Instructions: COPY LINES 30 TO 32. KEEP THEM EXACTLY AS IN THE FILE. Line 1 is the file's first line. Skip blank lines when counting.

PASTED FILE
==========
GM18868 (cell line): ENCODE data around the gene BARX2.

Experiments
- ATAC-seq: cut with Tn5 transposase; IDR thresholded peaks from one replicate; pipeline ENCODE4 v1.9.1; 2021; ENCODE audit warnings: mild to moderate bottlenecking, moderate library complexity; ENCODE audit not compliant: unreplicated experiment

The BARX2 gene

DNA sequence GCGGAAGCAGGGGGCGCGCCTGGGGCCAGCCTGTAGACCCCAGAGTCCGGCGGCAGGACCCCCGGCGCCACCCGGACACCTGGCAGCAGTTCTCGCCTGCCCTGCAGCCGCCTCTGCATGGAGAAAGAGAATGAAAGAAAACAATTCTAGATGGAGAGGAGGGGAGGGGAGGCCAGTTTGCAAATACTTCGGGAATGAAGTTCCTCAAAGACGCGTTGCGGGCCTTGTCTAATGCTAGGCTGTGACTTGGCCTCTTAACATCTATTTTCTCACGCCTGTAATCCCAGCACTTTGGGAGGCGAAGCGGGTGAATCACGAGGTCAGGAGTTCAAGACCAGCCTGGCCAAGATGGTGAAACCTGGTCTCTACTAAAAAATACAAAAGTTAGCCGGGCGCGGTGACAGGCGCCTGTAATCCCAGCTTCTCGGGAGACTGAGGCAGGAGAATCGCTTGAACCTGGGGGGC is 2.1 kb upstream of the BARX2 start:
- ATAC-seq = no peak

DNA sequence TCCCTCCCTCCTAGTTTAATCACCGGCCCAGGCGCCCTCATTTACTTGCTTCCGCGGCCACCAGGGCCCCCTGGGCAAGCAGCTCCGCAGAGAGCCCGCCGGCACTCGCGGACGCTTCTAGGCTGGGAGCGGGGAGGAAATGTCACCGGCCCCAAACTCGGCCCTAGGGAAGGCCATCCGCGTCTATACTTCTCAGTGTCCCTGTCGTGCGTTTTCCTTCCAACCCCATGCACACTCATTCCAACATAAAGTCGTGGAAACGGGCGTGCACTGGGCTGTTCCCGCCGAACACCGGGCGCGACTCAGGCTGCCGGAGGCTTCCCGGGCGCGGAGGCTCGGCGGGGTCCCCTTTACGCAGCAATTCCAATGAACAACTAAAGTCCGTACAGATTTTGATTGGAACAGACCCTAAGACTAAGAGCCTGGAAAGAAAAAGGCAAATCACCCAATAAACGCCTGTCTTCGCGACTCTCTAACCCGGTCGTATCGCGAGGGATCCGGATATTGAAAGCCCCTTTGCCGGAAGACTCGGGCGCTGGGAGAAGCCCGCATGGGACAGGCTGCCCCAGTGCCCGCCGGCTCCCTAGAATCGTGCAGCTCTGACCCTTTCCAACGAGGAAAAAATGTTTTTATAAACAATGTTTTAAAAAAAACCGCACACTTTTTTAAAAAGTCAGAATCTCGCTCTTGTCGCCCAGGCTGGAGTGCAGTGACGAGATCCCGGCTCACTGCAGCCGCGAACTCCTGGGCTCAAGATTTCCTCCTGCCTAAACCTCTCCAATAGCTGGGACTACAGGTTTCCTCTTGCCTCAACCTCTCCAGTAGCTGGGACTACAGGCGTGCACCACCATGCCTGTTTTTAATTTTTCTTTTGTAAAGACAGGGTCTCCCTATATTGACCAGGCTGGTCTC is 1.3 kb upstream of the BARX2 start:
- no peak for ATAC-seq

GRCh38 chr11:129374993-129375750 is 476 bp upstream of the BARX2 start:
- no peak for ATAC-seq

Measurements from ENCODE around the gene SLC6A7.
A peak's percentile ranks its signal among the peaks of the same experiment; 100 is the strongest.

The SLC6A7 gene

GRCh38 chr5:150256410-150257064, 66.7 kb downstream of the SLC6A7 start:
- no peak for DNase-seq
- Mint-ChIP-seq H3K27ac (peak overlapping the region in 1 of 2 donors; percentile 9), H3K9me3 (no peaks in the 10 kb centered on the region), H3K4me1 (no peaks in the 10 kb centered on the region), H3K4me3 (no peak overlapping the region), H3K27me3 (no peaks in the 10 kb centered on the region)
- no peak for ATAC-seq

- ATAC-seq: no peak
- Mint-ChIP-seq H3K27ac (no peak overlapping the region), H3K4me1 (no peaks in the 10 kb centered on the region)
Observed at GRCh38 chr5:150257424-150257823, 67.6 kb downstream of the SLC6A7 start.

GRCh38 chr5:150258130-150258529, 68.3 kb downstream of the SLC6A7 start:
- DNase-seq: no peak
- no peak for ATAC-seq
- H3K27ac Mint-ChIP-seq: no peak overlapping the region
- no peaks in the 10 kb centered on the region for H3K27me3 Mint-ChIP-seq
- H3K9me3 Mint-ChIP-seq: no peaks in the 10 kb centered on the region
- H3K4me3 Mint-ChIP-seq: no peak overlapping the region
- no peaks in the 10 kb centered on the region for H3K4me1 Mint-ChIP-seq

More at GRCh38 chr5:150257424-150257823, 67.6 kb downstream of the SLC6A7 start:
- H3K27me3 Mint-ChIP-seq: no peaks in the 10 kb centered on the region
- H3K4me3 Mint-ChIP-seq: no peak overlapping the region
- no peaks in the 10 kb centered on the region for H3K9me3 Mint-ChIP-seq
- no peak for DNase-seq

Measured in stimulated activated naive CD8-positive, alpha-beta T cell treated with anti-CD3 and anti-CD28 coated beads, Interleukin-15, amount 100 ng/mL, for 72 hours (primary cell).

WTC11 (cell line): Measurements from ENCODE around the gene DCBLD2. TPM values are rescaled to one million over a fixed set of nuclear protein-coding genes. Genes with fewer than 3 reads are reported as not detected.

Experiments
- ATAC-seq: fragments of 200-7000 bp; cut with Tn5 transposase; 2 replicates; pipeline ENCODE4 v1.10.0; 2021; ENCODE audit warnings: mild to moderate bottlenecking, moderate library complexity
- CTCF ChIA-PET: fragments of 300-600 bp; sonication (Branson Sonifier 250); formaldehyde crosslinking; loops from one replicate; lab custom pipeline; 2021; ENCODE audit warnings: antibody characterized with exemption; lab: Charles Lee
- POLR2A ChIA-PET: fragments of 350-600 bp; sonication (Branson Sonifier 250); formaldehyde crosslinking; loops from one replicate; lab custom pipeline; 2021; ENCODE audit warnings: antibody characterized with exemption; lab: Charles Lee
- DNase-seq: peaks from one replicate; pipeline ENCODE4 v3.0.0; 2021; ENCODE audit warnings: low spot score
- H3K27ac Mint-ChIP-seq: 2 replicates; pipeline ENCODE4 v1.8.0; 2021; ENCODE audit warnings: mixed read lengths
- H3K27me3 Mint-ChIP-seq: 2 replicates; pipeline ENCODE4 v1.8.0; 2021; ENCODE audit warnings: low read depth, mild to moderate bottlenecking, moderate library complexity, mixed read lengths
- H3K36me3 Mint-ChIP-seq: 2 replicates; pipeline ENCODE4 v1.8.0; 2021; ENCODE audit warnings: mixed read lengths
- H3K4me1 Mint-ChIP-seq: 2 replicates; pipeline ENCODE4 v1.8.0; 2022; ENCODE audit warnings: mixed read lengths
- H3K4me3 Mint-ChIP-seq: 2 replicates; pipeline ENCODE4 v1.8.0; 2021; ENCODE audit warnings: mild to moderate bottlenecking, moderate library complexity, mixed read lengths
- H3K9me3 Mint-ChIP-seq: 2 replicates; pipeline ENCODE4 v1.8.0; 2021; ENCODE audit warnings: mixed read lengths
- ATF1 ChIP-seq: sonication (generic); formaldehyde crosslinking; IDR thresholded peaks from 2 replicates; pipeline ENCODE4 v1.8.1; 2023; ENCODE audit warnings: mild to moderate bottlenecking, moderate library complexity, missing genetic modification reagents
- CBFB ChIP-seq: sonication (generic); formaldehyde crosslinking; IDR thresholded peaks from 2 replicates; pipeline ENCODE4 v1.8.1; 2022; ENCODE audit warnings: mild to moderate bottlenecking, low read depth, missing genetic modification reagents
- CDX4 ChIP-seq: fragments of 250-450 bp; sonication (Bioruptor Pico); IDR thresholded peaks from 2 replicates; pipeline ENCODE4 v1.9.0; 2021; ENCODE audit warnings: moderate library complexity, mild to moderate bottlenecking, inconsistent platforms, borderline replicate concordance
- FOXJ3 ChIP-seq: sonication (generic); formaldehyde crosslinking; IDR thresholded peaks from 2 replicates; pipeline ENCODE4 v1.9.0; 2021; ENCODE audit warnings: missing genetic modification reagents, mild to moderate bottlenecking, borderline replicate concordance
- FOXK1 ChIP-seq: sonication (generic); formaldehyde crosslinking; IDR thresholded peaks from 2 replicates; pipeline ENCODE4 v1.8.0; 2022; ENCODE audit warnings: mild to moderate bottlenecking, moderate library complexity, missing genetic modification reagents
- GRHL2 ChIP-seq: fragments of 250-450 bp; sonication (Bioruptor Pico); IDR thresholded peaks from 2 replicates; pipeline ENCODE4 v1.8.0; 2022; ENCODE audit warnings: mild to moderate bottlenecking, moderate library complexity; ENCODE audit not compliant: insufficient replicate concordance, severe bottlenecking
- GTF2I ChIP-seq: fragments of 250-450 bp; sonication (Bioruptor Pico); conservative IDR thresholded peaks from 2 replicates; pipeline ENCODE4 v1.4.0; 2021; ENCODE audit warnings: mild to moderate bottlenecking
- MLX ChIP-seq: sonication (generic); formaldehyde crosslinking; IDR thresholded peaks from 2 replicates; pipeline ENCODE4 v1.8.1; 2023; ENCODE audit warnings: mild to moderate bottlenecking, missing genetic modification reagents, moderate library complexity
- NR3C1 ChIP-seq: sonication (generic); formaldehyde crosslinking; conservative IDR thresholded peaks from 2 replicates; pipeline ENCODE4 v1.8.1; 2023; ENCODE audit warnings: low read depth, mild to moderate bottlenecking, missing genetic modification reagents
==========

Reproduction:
- H3K27me3 Mint-ChIP-seq: no peaks in the 10 kb centered on the region
- H3K4me3 Mint-ChIP-seq: no peak overlapping the region
- no peaks in the 10 kb centered on the region for H3K9me3 Mint-ChIP-seq